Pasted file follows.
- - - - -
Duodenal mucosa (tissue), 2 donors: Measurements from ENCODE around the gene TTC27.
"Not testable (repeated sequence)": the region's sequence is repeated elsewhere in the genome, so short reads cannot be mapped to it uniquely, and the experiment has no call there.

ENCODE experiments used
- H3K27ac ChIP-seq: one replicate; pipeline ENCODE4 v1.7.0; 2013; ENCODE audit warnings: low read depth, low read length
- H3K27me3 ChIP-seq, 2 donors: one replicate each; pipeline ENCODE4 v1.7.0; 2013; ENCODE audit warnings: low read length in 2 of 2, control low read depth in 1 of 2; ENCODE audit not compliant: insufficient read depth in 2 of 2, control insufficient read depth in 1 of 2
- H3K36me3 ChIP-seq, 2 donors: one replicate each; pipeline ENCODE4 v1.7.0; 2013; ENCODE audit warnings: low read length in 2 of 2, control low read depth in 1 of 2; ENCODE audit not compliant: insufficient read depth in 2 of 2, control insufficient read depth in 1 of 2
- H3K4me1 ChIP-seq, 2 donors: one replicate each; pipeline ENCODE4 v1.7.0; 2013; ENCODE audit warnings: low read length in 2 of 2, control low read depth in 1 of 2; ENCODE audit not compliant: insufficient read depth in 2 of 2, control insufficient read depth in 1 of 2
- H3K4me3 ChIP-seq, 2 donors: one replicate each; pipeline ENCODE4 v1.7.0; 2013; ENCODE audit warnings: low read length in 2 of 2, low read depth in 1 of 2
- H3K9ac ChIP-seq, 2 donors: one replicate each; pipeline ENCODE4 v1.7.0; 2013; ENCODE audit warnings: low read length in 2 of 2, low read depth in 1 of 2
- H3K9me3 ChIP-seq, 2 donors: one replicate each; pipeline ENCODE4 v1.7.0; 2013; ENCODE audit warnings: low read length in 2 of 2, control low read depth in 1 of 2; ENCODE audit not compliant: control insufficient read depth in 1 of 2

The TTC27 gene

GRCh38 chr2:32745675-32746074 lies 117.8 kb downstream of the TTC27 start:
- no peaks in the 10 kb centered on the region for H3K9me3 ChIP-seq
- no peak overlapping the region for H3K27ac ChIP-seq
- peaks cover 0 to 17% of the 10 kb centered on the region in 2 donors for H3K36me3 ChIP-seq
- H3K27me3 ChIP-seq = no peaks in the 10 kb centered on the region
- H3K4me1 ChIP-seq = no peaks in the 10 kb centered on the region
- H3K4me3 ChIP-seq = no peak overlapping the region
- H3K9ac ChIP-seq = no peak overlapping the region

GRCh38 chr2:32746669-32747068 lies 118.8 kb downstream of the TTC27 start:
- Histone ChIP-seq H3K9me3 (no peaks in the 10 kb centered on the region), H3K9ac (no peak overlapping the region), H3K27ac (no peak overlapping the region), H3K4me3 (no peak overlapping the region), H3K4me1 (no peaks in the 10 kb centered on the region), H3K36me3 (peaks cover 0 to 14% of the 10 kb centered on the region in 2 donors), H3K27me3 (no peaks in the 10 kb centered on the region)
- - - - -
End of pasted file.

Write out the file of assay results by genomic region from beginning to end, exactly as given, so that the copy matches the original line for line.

Duodenal mucosa (tissue), 2 donors: Measurements from ENCODE around the gene TTC27.
"Not testable (repeated sequence)": the region's sequence is repeated elsewhere in the genome, so short reads cannot be mapped to it uniquely, and the experiment has no call there.

ENCODE experiments used
- H3K27ac ChIP-seq: one replicate; pipeline ENCODE4 v1.7.0; 2013; ENCODE audit warnings: low read depth, low read length
- H3K27me3 ChIP-seq, 2 donors: one replicate each; pipeline ENCODE4 v1.7.0; 2013; ENCODE audit warnings: low read length in 2 of 2, control low read depth in 1 of 2; ENCODE audit not compliant: insufficient read depth in 2 of 2, control insufficient read depth in 1 of 2
- H3K36me3 ChIP-seq, 2 donors: one replicate each; pipeline ENCODE4 v1.7.0; 2013; ENCODE audit warnings: low read length in 2 of 2, control low read depth in 1 of 2; ENCODE audit not compliant: insufficient read depth in 2 of 2, control insufficient read depth in 1 of 2
- H3K4me1 ChIP-seq, 2 donors: one replicate each; pipeline ENCODE4 v1.7.0; 2013; ENCODE audit warnings: low read length in 2 of 2, control low read depth in 1 of 2; ENCODE audit not compliant: insufficient read depth in 2 of 2, control insufficient read depth in 1 of 2
- H3K4me3 ChIP-seq, 2 donors: one replicate each; pipeline ENCODE4 v1.7.0; 2013; ENCODE audit warnings: low read length in 2 of 2, low read depth in 1 of 2
- H3K9ac ChIP-seq, 2 donors: one replicate each; pipeline ENCODE4 v1.7.0; 2013; ENCODE audit warnings: low read length in 2 of 2, low read depth in 1 of 2
- H3K9me3 ChIP-seq, 2 donors: one replicate each; pipeline ENCODE4 v1.7.0; 2013; ENCODE audit warnings: low read length in 2 of 2, control low read depth in 1 of 2; ENCODE audit not compliant: control insufficient read depth in 1 of 2

The TTC27 gene

GRCh38 chr2:32745675-32746074 lies 117.8 kb downstream of the TTC27 start:
- no peaks in the 10 kb centered on the region for H3K9me3 ChIP-seq
- no peak overlapping the region for H3K27ac ChIP-seq
- peaks cover 0 to 17% of the 10 kb centered on the region in 2 donors for H3K36me3 ChIP-seq
- H3K27me3 ChIP-seq = no peaks in the 10 kb centered on the region
- H3K4me1 ChIP-seq = no peaks in the 10 kb centered on the region
- H3K4me3 ChIP-seq = no peak overlapping the region
- H3K9ac ChIP-seq = no peak overlapping the region

GRCh38 chr2:32746669-32747068 lies 118.8 kb downstream of the TTC27 start:
- Histone ChIP-seq H3K9me3 (no peaks in the 10 kb centered on the region), H3K9ac (no peak overlapping the region), H3K27ac (no peak overlapping the region), H3K4me3 (no peak overlapping the region), H3K4me1 (no peaks in the 10 kb centered on the region), H3K36me3 (peaks cover 0 to 14% of the 10 kb centered on the region in 2 donors), H3K27me3 (no peaks in the 10 kb centered on the region)